Microgame of the Month: Death in Venice
A nightlifer enjoys life in Venice’s alleyways. When Death comes to take them, they refuse to die. It offers them a deal: a life for a life...
BEFORE THE PARTY
Both players choose the era in which their nightlifer will live and die (the place is always Venice). In turns or together, they also each define a detail about the nightlifer: their names, their age when play begins, their appearance, their dreams and desires, their fears and superstitions, their family, their friends and/or enemies, their love interests.
Players also decide who will play the nightlifer and Death in the first scene: both roles will be swapped between two scenes.
DURING THE PARTY
The nightlifer’s player describes the scene, which always takes place during a party: where in Venice the nightlifer is, with whom, what they are doing and what mask they wear on the occasion of this party.
Death, for its part, describes how it appears to the nightlifer and what is supposed to cause their imminent death during this scene. A dialogue begins: time is not frozen and the nightlifer can try and run away, fight Death or protect themselves with some ritual, but these precautions always fail and the nightlifer ends up begging Death to spare them.
To soften Death’s attitude, the nightlifer can talk about their projects and desires for the future; Death, in return, can describe the nightlifer’s regrets or dark moments from their past. They can be previously described elements or details improvised on the spot. The characters never talk about the present time.
If the nightlifer accepts their fate, they take off their mask and suffer the demise Death had predicted them: the game is over.
If they refuse their fate, Death announces a toll to be paid for a little more life: in other words, the name of the person who will die instead of the nightlifer. Death should choose victims who are closer and closer to the nightlifer as play unfolds: an unlucky passerby in the first scene, then a distant friend, until the closest loved ones of the nightlifer are designated. Moreover, Death is encouraged to be cruel and to detail the consequences of such a toll on the nightlifer’s life and those of their beloved. Note that, however, the toll to be paid can never be in relation with the nightlifer’s desires and projects.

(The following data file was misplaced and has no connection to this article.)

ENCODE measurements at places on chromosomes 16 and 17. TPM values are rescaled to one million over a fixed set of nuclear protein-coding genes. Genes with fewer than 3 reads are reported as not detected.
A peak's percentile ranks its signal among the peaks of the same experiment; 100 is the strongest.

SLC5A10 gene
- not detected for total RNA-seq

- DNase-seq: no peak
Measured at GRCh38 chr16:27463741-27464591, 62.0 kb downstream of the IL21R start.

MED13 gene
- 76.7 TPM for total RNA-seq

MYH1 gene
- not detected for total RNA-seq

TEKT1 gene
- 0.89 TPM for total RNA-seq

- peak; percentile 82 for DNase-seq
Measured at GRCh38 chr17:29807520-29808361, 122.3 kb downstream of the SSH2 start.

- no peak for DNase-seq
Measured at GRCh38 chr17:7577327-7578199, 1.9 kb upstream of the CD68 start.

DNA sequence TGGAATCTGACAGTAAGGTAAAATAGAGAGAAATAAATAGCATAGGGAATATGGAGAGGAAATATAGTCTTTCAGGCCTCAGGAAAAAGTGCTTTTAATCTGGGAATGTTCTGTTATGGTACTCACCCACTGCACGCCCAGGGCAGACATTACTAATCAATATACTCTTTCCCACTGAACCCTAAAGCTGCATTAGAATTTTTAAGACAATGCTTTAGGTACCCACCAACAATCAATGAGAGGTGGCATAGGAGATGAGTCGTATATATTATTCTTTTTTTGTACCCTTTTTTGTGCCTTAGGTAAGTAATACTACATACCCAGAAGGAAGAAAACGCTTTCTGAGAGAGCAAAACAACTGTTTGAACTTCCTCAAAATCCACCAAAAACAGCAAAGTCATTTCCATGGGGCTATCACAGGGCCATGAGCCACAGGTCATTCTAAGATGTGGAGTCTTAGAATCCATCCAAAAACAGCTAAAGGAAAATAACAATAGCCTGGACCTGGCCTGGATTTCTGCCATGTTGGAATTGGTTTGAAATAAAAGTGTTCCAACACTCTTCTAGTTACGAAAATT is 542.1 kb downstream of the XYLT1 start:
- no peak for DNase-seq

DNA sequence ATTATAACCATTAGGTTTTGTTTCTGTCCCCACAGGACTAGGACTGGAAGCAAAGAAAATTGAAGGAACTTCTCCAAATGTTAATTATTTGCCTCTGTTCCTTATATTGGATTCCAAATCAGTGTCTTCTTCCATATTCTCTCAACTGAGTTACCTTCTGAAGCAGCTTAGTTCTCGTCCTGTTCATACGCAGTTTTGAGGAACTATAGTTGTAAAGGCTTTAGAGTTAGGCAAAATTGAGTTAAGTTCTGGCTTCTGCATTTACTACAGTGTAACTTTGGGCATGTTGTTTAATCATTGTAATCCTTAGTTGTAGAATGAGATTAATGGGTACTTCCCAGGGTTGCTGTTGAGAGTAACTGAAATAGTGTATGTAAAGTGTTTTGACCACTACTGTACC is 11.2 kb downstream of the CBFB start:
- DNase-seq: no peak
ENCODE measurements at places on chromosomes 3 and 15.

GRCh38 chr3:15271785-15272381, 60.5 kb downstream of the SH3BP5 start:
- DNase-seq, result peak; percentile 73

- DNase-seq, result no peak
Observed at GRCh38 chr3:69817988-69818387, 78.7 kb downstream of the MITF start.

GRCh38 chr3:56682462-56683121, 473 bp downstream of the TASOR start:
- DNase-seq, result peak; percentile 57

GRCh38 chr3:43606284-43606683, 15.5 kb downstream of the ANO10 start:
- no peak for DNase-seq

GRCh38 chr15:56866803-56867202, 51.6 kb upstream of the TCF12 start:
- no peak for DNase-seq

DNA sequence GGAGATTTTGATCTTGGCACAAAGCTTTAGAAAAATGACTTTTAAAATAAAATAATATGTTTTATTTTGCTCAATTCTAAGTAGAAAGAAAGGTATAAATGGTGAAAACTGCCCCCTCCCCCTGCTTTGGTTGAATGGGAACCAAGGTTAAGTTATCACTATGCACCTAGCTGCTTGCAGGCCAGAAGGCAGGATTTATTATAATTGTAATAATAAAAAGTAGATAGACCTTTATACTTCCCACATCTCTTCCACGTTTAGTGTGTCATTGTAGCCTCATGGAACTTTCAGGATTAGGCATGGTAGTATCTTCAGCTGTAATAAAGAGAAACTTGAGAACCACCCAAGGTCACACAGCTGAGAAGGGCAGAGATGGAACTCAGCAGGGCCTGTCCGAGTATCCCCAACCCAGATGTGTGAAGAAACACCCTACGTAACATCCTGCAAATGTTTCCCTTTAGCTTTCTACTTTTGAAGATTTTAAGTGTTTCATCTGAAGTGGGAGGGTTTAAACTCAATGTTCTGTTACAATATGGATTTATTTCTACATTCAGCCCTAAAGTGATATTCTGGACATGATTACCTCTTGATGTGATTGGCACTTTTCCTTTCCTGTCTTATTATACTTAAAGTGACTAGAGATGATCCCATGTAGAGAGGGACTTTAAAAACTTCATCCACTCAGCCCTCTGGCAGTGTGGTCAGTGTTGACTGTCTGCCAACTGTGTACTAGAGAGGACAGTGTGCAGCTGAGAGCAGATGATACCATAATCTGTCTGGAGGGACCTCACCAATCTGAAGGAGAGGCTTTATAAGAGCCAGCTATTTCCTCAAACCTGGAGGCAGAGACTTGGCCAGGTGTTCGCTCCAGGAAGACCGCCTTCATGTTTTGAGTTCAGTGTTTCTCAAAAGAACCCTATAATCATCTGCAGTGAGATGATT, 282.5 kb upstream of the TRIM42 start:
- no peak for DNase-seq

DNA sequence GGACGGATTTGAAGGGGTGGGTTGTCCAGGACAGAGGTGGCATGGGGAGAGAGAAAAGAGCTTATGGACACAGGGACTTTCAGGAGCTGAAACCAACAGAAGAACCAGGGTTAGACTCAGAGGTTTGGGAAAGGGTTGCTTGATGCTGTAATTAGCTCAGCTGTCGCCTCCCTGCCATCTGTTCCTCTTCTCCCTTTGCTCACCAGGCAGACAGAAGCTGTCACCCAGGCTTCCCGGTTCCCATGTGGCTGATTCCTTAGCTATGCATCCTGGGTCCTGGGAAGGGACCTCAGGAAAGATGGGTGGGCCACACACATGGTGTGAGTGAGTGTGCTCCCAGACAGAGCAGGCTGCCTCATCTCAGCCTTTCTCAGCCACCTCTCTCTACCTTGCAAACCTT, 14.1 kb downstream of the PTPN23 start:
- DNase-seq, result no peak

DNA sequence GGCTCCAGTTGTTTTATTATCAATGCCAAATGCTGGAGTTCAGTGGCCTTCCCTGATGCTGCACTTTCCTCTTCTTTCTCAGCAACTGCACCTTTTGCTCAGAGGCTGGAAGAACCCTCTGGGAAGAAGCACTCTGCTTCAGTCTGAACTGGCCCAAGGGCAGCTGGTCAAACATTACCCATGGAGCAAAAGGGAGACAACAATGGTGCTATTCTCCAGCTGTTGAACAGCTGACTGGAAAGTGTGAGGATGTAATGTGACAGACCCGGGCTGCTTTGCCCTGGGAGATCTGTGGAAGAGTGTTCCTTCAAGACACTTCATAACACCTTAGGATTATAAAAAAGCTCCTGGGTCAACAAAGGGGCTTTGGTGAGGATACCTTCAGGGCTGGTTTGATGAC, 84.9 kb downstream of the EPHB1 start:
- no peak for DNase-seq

When Death announces who shall die instead of them, the nightlifer can change their mind and die as they should or accept the deal. In the latter case, Death briefly describes how the victim struck instead of the nightlifer dies; the nightlifer briefly describes their reaction to this encounter with Death, then the scene ends.
BETWEEN TWO SCENES
The two players swap their roles. The player who is going to play the nightlifer decides how many years go by until the next scene; the player who just played the nightlifer decides if their desires and projects have been fulfilled in the interval. They also describe what changes in the life of the nightlifer and their loved ones.
ENDING THE GAME
The game always ends with the nightlifer’s death, either because they willingly choose the demise Death announces them, or because the cause of this demise is old age (it’s the only cause of death which is impossible to avoid). In both cases, the game ends with a brief epilogue during which the nightlifer can ask Death one question (and only one) about the future of those they care about; Death tells them the truth.
A few Italian names: Lorenzo Mattoti, Isabella Barattero, Bonifacio Giaccone, Valentina Monciatti, Raffaelo Seghezzi, Magdalena Rocci, Alessandro Orsini, Faustina Galardi, Ignazio de Marzio, Speranza Cavaleri, Sebastiano Borghese...
A few masks: plague mask, fox mask, wolf mask, skeleton mask, Grim Reaper mask, harlequin mask, mask with a long nose, a curved beak, feathers, no features...
A few causes of death: trampled by a drunk crowd, murdered by a rival, crushed by a stone falling from a wall, drowned in the lagoon, poisoned by bad wine, devoured by a stray animal, brought down by a night of love...
A few places in Venice: a dilapidated church, a small isolated island, a crowded palazzo, a library with a muted atmosphere, a deserted theatre, a giardini [garden] with a dried-up well, an alleyway so narrow you have to walk sideways to traverse it, a stone bench in front of a canal, a frenzied farandole on a bridge...
WHO MADE THIS?
Côme Martin is the host of Radio Rôliste, a French RPG podcast. He also co-created ‘Trop long; pas lu’, a French website hosting short and free RPGs. In his spare time, he writes novels, draws doodles and scribbles notes about his next monthly micro-RPG. You can find his other games at drivethrurpg.com/browse/pub/13769/Cme-Martin.
Thanks to Cédric Ferrand, Guillaume Jentey, Jean, Eugénie and Guylène.
This game appeared as Microgame of the Month in the May 2019 issue of Tabletop Gaming. Pick up the latest issue of the UK's fastest-growing gaming magazine in print or digital here or subscribe to make sure you never miss another issue.